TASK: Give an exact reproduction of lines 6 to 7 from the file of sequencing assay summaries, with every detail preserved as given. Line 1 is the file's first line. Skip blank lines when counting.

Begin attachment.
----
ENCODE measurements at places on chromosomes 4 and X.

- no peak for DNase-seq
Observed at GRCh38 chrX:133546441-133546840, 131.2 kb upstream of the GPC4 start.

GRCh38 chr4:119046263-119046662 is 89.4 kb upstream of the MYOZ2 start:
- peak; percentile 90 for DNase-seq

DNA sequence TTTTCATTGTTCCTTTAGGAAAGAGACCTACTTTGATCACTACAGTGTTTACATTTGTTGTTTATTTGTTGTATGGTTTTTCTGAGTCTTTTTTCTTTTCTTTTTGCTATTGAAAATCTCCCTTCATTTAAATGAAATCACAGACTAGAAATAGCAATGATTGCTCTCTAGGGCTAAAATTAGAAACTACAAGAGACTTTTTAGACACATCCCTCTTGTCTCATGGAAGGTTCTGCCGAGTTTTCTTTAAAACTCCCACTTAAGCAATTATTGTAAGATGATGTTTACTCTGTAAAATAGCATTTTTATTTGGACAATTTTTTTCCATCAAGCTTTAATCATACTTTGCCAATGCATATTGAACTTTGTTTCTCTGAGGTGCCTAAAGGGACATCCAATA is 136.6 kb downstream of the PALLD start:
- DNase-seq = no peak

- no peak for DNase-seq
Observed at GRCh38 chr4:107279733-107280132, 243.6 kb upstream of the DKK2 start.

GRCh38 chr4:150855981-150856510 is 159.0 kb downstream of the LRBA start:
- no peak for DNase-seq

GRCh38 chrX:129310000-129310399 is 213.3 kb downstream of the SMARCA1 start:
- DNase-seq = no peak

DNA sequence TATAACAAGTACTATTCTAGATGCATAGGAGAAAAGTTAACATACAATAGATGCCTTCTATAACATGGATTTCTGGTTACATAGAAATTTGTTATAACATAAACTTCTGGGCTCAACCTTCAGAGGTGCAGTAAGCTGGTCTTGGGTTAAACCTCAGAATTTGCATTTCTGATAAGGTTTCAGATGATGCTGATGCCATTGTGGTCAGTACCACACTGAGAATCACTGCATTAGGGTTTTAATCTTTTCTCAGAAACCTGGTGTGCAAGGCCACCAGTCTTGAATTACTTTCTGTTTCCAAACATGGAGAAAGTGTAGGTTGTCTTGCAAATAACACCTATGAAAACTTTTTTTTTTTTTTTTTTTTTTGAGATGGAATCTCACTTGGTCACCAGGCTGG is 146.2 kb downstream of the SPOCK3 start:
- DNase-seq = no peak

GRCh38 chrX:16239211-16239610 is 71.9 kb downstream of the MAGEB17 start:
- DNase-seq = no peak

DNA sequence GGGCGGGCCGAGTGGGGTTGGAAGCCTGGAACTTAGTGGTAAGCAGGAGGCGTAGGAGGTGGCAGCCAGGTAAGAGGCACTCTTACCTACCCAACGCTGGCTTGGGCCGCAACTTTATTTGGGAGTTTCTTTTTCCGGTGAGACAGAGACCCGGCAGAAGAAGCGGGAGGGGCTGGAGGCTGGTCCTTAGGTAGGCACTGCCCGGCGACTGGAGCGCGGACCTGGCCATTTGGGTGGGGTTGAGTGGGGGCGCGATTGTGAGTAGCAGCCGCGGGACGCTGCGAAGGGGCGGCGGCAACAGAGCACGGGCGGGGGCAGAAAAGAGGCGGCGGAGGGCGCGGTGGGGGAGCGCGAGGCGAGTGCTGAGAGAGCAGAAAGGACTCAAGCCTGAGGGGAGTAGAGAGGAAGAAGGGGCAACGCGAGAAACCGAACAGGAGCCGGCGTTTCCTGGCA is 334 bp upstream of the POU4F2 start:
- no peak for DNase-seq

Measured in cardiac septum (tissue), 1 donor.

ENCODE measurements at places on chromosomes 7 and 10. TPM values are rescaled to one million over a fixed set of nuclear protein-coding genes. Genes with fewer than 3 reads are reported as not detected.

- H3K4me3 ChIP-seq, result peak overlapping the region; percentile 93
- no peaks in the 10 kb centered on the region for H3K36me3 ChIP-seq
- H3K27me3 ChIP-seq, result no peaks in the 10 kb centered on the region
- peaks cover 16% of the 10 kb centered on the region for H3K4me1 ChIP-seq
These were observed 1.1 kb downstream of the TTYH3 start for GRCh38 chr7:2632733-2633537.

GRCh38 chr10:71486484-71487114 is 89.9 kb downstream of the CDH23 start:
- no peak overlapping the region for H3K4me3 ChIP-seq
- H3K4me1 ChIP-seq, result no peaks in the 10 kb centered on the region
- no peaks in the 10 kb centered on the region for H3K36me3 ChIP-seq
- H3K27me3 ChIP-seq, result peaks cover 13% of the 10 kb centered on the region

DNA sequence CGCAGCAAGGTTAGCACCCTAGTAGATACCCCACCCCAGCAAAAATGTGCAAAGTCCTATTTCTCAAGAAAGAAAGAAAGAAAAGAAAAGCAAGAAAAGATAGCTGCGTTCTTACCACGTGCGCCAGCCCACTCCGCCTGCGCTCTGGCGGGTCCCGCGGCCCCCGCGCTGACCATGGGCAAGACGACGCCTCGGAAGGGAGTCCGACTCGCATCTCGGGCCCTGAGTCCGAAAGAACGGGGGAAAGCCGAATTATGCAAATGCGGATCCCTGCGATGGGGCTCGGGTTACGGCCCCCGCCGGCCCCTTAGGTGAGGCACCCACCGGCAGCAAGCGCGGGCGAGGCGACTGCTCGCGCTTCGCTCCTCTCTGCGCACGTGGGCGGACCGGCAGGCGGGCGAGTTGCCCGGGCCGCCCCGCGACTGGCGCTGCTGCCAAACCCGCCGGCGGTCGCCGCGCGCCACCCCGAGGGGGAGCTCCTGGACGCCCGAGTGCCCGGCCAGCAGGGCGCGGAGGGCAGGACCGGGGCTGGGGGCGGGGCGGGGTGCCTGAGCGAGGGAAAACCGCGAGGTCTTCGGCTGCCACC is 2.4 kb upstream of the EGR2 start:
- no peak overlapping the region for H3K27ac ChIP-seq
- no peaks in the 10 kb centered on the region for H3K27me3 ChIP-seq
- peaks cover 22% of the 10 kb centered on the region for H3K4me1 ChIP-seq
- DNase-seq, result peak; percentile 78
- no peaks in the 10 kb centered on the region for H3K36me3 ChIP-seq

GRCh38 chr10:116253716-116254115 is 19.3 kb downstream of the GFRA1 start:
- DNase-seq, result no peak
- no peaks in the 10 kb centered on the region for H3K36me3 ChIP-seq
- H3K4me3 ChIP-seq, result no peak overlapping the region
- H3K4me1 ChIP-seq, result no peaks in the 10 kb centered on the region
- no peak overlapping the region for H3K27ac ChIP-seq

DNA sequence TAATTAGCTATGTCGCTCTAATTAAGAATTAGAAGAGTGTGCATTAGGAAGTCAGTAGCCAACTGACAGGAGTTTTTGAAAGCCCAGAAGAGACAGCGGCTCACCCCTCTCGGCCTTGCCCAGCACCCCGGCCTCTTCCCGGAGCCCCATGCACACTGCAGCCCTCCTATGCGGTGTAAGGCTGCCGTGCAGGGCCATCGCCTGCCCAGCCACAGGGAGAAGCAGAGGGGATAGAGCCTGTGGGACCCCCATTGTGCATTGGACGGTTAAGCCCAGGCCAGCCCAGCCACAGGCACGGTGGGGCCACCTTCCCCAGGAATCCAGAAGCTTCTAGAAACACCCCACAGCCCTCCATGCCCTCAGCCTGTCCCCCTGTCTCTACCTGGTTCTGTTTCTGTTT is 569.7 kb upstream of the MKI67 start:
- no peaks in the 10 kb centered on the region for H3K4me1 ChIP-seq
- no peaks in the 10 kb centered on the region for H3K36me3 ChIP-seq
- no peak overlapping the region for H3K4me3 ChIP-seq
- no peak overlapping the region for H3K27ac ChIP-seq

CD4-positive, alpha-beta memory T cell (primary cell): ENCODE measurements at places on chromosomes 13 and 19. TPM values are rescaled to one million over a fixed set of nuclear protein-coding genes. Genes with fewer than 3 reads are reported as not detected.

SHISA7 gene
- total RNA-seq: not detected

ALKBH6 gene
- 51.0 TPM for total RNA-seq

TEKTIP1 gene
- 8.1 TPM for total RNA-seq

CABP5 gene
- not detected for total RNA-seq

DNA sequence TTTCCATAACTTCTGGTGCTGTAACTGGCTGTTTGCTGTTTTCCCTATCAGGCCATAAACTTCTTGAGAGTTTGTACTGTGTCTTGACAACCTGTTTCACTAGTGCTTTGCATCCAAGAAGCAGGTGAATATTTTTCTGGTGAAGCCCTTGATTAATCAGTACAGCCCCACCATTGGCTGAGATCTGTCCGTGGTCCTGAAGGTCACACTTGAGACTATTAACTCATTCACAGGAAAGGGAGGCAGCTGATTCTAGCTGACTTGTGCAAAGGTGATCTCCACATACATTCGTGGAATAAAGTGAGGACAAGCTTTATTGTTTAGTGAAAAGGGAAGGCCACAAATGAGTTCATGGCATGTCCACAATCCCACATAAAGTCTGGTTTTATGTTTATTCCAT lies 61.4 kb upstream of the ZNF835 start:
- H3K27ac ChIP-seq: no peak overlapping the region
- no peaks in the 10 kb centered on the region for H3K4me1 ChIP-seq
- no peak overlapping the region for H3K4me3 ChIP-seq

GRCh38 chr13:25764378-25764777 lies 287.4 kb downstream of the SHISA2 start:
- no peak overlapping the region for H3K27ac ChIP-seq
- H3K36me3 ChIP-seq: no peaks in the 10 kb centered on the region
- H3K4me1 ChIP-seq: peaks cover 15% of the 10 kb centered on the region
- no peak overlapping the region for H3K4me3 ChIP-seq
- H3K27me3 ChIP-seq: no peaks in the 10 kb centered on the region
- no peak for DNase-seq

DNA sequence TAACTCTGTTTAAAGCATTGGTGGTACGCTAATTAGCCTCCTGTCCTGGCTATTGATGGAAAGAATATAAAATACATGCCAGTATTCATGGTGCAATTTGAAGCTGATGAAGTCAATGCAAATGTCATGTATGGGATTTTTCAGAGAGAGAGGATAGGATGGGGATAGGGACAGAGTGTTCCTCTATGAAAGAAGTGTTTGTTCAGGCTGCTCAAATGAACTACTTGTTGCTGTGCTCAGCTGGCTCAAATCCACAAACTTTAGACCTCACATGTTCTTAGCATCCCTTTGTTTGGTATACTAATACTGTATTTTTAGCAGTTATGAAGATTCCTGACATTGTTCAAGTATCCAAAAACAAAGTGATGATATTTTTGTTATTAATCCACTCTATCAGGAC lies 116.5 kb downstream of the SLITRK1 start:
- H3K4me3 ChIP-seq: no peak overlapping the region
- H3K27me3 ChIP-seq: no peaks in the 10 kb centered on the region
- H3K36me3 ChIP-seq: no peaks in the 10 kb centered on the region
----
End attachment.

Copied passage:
DNA sequence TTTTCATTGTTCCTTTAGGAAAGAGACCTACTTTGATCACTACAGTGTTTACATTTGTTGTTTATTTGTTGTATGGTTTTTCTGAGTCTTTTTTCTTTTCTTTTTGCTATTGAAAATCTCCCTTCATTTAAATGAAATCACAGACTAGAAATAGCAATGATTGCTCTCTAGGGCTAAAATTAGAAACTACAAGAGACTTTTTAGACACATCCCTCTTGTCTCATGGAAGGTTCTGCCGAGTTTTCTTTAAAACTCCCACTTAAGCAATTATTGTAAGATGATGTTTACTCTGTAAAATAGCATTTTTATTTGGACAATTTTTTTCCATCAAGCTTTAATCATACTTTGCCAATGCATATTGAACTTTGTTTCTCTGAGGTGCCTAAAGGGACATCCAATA is 136.6 kb downstream of the PALLD start:
- DNase-seq = no peak